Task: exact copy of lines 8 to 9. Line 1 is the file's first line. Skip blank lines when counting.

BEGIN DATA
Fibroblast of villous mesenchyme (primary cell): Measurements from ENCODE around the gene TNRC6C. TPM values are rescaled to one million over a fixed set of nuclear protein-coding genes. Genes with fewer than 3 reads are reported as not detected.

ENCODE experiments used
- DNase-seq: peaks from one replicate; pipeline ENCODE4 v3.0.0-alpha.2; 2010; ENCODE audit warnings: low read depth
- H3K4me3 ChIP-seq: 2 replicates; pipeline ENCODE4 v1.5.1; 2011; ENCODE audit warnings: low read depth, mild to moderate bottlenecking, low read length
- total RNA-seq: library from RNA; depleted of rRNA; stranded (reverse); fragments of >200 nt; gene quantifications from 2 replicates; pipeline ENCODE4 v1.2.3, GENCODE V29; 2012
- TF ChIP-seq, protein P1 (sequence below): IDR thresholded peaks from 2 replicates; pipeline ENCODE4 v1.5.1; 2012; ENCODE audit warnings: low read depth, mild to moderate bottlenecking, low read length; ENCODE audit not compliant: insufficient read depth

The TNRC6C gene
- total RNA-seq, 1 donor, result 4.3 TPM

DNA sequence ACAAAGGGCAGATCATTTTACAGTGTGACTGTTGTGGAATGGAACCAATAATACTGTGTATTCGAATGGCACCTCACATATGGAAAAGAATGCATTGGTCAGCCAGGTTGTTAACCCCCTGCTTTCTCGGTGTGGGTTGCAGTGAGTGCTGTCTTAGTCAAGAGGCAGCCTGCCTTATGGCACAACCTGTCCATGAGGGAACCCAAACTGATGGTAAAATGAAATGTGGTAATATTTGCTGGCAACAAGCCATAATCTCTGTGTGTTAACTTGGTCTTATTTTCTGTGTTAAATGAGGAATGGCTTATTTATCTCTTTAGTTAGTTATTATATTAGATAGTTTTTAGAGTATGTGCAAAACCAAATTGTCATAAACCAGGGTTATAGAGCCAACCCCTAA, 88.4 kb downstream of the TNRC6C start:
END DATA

- total RNA-seq, 1 donor, result 4.3 TPM

DNA sequence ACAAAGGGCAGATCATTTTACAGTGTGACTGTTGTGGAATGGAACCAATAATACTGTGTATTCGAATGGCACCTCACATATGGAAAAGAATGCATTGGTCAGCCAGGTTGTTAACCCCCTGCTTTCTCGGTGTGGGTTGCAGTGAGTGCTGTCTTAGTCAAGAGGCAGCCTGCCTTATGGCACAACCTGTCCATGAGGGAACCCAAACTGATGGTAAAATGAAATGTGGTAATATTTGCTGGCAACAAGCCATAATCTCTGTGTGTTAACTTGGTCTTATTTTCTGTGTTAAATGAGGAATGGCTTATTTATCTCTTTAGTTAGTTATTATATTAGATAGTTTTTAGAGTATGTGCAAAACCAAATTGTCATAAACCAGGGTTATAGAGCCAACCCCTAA, 88.4 kb downstream of the TNRC6C start: